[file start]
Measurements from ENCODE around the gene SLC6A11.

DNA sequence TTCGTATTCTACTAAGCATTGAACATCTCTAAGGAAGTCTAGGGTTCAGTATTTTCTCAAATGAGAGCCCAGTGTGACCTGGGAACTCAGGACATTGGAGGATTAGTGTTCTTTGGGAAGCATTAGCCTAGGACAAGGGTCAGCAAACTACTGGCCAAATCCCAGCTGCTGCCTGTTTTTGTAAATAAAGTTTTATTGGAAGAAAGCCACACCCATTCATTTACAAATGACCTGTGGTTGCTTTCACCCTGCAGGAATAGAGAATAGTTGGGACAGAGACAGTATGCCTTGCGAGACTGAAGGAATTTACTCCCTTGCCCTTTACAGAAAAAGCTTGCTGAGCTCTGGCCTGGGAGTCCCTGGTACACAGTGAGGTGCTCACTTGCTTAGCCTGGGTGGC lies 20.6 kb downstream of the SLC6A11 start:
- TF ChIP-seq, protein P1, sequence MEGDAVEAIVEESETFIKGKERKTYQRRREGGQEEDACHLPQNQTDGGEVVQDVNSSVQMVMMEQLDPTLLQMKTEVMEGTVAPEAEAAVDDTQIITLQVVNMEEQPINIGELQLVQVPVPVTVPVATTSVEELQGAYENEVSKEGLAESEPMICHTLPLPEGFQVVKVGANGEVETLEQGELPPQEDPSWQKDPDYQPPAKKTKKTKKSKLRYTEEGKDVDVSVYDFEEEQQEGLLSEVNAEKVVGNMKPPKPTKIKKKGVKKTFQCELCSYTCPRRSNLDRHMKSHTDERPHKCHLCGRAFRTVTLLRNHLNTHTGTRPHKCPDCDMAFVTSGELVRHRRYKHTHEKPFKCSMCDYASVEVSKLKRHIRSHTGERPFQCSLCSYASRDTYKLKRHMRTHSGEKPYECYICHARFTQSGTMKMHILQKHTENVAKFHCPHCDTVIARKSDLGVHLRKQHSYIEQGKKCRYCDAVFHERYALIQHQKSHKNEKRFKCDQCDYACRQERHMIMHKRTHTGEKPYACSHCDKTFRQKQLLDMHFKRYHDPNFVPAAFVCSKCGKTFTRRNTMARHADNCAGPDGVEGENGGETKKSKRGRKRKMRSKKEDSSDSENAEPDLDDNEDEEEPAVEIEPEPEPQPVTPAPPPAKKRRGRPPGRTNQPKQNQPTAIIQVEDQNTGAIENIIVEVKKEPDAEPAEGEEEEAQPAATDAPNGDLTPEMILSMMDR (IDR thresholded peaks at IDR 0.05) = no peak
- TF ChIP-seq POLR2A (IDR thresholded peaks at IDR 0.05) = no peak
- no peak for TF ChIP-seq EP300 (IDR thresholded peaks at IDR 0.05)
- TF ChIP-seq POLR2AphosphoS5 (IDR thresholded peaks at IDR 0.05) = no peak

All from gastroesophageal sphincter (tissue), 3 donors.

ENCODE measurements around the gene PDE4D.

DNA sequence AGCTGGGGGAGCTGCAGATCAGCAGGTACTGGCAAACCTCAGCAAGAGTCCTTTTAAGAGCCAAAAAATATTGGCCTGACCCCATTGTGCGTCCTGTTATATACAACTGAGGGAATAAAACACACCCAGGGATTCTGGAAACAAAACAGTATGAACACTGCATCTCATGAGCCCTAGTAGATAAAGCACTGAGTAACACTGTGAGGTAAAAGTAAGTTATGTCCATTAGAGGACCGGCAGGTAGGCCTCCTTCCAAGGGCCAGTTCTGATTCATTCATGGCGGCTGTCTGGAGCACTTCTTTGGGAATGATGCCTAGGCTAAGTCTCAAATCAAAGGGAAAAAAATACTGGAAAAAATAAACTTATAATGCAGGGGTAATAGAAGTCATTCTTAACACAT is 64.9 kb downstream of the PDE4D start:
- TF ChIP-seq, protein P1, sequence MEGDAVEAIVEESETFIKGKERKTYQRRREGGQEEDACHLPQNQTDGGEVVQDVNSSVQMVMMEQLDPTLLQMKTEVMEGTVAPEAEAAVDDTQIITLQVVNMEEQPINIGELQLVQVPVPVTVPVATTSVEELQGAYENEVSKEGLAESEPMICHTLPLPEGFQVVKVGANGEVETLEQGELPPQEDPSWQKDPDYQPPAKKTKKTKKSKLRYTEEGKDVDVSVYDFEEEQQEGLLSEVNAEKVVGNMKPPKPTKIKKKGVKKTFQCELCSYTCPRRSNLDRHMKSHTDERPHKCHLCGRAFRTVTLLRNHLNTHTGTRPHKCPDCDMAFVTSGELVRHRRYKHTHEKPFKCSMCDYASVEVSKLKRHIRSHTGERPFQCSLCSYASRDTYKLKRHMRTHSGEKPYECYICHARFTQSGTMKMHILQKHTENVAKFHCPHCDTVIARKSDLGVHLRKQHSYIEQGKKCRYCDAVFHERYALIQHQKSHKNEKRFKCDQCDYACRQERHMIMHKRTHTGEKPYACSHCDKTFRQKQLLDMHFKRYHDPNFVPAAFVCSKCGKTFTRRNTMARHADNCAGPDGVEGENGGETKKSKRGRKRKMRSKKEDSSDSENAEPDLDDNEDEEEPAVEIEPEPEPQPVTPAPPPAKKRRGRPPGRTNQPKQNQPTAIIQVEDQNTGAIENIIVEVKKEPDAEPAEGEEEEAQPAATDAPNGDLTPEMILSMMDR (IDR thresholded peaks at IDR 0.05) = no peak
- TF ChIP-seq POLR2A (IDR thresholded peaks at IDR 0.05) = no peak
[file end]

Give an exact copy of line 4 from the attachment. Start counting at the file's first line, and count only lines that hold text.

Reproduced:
- TF ChIP-seq POLR2A (IDR thresholded peaks at IDR 0.05) = no peak